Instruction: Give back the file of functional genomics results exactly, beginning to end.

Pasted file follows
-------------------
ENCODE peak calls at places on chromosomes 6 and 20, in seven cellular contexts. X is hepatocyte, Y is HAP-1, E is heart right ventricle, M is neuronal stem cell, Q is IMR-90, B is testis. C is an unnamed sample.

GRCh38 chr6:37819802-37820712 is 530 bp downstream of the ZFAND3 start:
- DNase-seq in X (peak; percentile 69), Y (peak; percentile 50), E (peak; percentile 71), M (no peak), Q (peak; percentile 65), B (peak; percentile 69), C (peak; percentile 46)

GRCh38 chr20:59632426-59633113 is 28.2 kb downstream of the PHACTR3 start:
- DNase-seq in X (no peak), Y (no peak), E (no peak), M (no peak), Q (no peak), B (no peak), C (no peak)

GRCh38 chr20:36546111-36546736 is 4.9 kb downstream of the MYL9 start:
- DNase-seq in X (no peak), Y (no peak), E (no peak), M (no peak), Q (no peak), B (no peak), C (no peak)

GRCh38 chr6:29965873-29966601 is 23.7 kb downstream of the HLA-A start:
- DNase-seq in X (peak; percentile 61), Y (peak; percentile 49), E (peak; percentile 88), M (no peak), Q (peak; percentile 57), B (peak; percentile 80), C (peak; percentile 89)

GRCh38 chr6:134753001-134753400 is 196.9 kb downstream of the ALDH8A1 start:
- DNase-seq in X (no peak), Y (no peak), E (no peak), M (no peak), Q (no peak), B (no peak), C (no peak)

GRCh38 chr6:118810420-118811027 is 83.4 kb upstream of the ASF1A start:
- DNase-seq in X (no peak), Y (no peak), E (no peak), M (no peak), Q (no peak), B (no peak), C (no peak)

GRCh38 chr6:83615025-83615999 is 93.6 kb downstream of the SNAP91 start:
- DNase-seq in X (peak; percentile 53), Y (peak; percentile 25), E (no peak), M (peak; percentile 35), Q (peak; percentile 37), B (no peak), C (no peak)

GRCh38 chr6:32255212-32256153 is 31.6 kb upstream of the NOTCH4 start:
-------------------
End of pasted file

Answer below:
ENCODE peak calls at places on chromosomes 6 and 20, in seven cellular contexts. X is hepatocyte, Y is HAP-1, E is heart right ventricle, M is neuronal stem cell, Q is IMR-90, B is testis. C is an unnamed sample.

GRCh38 chr6:37819802-37820712 is 530 bp downstream of the ZFAND3 start:
- DNase-seq in X (peak; percentile 69), Y (peak; percentile 50), E (peak; percentile 71), M (no peak), Q (peak; percentile 65), B (peak; percentile 69), C (peak; percentile 46)

GRCh38 chr20:59632426-59633113 is 28.2 kb downstream of the PHACTR3 start:
- DNase-seq in X (no peak), Y (no peak), E (no peak), M (no peak), Q (no peak), B (no peak), C (no peak)

GRCh38 chr20:36546111-36546736 is 4.9 kb downstream of the MYL9 start:
- DNase-seq in X (no peak), Y (no peak), E (no peak), M (no peak), Q (no peak), B (no peak), C (no peak)

GRCh38 chr6:29965873-29966601 is 23.7 kb downstream of the HLA-A start:
- DNase-seq in X (peak; percentile 61), Y (peak; percentile 49), E (peak; percentile 88), M (no peak), Q (peak; percentile 57), B (peak; percentile 80), C (peak; percentile 89)

GRCh38 chr6:134753001-134753400 is 196.9 kb downstream of the ALDH8A1 start:
- DNase-seq in X (no peak), Y (no peak), E (no peak), M (no peak), Q (no peak), B (no peak), C (no peak)

GRCh38 chr6:118810420-118811027 is 83.4 kb upstream of the ASF1A start:
- DNase-seq in X (no peak), Y (no peak), E (no peak), M (no peak), Q (no peak), B (no peak), C (no peak)

GRCh38 chr6:83615025-83615999 is 93.6 kb downstream of the SNAP91 start:
- DNase-seq in X (peak; percentile 53), Y (peak; percentile 25), E (no peak), M (peak; percentile 35), Q (peak; percentile 37), B (no peak), C (no peak)

GRCh38 chr6:32255212-32256153 is 31.6 kb upstream of the NOTCH4 start: